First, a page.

What is Considered As Proof of Loss of Income for Food Stamp Eligibility?

  Reviewed by: Alicia Bodine, Certified Ramsey Solutions Master Financial Coach      Updated November 08, 2018
  Written by: Amanda McMullen
What is Considered As Proof of Loss of Income for Food Stamp Eligibility?

When an individual or household falls on hard times, the federal government sometimes offers assistance in the form of housing vouchers, supplemental income or food stamps. The Supplemental Nutrition Assistance Program, also known as food stamps, is designed so that low-income families can purchase food. In order to qualify for these benefits, applicants need to show that they are suffering from significant financial hardship.

Definition of Financial Hardship

In order to qualify for the food stamp program, applicants must meet both a resource limit and an income limit. As long as the applicants' current household income and resources fall beneath these required limits, they will be eligible to receive benefits. It is not necessary to show that anyone in the household has lost employment or income, and you can be employed while receiving food stamps, as long as your income does not surpass the income threshold.

Income Limits

Households applying for food stamps must meet an income limit. Income limits vary based on the number of people in the household and are generally adjusted annually for inflation. If someone in your household is disabled or over the age of 60, you may be able to exclude some of your income from the application. For instance, in 2018, a family of 4 – with no members over 60 or disabled – can have a household net monthly income of $2,050 per month in 48 states as well as the District of Columbia. Alaska and Hawaii, however, have higher limits. In Alaska, the income limit for a family of four is $2,563, while a family of four in Hawaii can earn up to $2,358 in net monthly income before becoming ineligible for benefits.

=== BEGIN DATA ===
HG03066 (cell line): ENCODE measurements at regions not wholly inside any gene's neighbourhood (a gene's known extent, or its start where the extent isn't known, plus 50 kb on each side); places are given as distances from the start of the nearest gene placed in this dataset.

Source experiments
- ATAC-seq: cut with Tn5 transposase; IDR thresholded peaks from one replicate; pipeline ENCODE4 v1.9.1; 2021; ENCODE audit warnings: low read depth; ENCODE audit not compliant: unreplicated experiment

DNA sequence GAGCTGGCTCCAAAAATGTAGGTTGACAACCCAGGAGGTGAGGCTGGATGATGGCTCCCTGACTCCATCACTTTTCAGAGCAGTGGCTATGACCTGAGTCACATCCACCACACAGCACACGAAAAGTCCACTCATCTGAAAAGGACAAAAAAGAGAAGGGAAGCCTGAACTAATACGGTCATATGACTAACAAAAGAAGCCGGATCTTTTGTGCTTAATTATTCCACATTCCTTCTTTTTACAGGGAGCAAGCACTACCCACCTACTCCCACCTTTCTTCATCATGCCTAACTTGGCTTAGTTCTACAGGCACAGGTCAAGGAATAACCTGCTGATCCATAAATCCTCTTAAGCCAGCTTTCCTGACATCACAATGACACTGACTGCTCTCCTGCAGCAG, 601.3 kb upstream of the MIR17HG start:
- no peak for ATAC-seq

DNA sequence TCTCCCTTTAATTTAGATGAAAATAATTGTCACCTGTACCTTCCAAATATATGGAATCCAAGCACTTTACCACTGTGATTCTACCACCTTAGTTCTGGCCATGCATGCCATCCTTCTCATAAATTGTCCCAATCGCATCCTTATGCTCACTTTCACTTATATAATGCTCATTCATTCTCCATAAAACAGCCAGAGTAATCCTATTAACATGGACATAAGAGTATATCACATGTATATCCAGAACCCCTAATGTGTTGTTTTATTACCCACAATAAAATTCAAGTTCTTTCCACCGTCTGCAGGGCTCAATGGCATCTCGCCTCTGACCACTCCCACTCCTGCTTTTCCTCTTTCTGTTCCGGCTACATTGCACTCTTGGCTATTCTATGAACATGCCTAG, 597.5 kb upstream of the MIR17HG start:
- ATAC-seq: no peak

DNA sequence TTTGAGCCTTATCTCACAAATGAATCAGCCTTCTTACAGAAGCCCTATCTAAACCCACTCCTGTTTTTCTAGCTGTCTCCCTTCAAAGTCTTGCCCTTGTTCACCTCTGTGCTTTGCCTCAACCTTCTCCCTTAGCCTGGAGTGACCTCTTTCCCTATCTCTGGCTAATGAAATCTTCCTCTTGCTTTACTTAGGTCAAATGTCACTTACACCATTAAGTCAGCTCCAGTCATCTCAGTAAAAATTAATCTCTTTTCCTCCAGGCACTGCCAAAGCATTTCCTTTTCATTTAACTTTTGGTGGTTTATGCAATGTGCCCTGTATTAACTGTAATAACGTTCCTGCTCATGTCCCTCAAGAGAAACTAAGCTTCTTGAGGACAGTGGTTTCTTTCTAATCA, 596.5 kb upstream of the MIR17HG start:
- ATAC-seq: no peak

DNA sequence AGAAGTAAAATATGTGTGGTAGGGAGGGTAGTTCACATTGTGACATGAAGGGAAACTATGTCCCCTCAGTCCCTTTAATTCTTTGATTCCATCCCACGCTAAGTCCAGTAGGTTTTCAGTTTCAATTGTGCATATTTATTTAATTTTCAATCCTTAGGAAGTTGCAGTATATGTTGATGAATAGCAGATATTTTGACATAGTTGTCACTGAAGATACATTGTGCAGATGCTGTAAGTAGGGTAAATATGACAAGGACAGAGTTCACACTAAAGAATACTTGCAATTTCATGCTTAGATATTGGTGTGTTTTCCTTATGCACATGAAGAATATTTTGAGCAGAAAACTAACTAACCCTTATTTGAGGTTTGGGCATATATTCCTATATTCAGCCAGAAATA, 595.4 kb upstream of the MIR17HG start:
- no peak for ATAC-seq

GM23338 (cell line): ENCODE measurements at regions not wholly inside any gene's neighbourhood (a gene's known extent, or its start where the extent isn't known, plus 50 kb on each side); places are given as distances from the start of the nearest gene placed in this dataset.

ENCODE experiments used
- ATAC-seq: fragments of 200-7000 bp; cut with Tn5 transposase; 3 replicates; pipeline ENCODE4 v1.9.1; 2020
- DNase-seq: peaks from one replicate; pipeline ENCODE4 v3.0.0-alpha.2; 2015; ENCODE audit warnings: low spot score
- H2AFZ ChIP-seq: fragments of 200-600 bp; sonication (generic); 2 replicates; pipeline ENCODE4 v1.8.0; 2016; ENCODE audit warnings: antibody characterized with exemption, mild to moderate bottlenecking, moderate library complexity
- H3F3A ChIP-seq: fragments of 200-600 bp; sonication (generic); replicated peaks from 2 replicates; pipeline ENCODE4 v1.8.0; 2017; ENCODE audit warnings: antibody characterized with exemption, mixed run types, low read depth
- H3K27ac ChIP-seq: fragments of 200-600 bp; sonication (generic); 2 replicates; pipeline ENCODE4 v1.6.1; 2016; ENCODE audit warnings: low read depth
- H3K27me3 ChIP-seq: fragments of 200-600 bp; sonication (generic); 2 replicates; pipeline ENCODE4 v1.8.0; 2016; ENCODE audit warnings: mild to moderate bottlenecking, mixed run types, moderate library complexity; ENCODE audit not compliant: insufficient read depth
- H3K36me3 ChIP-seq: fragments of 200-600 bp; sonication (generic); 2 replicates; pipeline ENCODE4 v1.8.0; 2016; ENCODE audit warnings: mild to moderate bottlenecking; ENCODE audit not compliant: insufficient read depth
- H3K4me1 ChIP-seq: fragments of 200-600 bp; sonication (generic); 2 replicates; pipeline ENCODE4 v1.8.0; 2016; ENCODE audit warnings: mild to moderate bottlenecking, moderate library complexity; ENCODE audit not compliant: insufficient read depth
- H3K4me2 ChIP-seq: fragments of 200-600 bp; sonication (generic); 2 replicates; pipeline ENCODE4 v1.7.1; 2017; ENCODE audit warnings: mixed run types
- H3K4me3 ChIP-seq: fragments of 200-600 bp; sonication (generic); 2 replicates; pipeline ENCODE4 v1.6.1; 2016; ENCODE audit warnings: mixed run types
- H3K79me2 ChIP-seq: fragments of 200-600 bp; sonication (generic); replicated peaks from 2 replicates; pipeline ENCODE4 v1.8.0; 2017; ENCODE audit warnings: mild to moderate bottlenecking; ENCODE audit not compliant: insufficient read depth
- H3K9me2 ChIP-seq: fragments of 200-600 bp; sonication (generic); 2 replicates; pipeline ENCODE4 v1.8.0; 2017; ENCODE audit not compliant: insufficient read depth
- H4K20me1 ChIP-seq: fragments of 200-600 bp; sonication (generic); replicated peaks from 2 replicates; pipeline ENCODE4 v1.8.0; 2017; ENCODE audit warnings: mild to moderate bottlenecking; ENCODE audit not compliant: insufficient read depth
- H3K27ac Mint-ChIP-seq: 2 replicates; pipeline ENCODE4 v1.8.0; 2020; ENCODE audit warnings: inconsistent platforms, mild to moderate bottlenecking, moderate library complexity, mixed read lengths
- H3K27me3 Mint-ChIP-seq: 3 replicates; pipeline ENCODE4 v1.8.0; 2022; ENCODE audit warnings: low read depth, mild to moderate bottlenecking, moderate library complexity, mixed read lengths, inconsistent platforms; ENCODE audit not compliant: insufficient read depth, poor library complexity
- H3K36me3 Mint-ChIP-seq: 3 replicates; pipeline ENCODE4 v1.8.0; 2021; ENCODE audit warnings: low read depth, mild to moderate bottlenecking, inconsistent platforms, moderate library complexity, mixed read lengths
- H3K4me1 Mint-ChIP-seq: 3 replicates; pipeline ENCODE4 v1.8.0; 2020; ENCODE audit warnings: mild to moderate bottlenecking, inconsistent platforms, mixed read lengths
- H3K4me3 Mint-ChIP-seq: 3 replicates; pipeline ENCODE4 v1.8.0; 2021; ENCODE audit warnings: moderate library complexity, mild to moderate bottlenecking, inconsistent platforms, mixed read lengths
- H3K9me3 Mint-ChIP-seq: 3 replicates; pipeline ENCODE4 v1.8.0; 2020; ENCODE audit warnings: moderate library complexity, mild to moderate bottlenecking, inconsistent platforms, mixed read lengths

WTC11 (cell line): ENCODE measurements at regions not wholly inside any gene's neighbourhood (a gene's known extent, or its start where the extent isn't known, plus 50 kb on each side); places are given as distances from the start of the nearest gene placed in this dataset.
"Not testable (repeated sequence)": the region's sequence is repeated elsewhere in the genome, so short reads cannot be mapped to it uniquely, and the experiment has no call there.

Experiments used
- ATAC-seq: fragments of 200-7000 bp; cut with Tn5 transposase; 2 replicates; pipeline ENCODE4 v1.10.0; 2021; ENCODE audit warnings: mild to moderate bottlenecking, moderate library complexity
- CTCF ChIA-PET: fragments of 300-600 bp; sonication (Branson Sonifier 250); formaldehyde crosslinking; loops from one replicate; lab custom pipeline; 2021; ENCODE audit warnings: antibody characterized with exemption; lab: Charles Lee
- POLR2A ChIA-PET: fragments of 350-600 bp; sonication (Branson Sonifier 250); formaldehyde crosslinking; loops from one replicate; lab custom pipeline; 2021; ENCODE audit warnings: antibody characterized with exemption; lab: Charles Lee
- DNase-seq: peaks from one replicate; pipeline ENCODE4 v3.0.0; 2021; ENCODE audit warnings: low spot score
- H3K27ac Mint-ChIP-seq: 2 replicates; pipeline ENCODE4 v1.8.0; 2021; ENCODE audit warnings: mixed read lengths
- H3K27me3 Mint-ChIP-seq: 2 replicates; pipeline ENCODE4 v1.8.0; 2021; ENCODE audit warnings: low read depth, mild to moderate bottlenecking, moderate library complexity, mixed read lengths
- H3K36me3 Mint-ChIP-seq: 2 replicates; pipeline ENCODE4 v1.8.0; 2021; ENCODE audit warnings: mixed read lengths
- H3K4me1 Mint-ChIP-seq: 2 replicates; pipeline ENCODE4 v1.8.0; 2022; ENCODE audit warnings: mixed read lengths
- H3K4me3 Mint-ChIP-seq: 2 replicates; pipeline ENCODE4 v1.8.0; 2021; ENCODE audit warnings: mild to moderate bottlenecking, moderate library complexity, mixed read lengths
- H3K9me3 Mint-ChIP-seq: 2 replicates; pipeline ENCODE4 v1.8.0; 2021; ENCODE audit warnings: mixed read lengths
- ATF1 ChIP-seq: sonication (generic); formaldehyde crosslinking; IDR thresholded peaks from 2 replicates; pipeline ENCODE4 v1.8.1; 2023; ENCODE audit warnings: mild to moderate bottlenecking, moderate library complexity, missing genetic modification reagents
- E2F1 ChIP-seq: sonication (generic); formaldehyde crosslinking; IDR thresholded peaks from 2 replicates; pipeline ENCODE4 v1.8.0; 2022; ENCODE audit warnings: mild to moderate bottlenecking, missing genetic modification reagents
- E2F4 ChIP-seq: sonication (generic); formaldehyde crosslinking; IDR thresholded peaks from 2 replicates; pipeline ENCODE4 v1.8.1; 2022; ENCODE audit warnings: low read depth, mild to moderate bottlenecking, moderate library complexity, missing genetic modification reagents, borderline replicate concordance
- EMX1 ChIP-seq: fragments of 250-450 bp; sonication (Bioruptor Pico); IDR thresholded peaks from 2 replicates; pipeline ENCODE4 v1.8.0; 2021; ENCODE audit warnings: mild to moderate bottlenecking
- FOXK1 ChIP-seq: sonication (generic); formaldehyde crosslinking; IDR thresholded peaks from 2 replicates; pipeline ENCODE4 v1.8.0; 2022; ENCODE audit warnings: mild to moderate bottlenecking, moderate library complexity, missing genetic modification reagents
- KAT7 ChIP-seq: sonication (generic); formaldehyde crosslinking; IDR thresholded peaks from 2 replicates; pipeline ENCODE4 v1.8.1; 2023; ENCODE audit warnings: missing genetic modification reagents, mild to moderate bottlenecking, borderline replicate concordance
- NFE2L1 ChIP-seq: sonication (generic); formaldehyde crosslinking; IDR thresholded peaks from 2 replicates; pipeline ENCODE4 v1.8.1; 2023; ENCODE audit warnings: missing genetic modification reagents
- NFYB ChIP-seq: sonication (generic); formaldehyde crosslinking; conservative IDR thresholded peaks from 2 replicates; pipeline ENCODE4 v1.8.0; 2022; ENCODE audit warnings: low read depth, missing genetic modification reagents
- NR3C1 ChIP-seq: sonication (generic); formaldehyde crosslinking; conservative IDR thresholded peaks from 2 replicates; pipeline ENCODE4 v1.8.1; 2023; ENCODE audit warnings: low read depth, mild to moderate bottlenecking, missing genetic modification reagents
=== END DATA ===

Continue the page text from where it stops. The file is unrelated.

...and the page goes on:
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Resource Limits

Households applying for food stamps must also meet a resource limit. Resources include bank accounts, property and cash. You do not need to include your home or the land it occupies when you report your resources. However, it is possible you may need to include your vehicles, depending on the regulations in your state. Some states, like Alabama, exclude the value of all vehicles from your resources, while others such as Illinois exclude one vehicle per adult in the household. But, in some states like Colorado, you can exclude only one vehicle per household. The typical resource limit is $2,250, though this limit may be increased to $3,500 if a member of your household is disabled or over 60 years of age.

Required Documents

All applicants must present a valid form of identification such as a birth certificate or driver's license. Applicants must also provide proof of income for all members of their household. Documents that prove income include Social Security checks, pension checks and pay stubs. It may also be helpful to show proof of childcare expenses, rent or mortgage payments, utility bills and medical bills. However, when you lose income, you need to show proof of this as well. A benefits termination letter (like from SSI) or a pink slip from your job is proof enough of loss of income for food stamp eligibility.

About the Author

Amanda McMullen is a freelancer who has been writing professionally since 2010. She holds a bachelor's degree in mathematics and statistics and a second bachelor's degree in integrated mathematics education.

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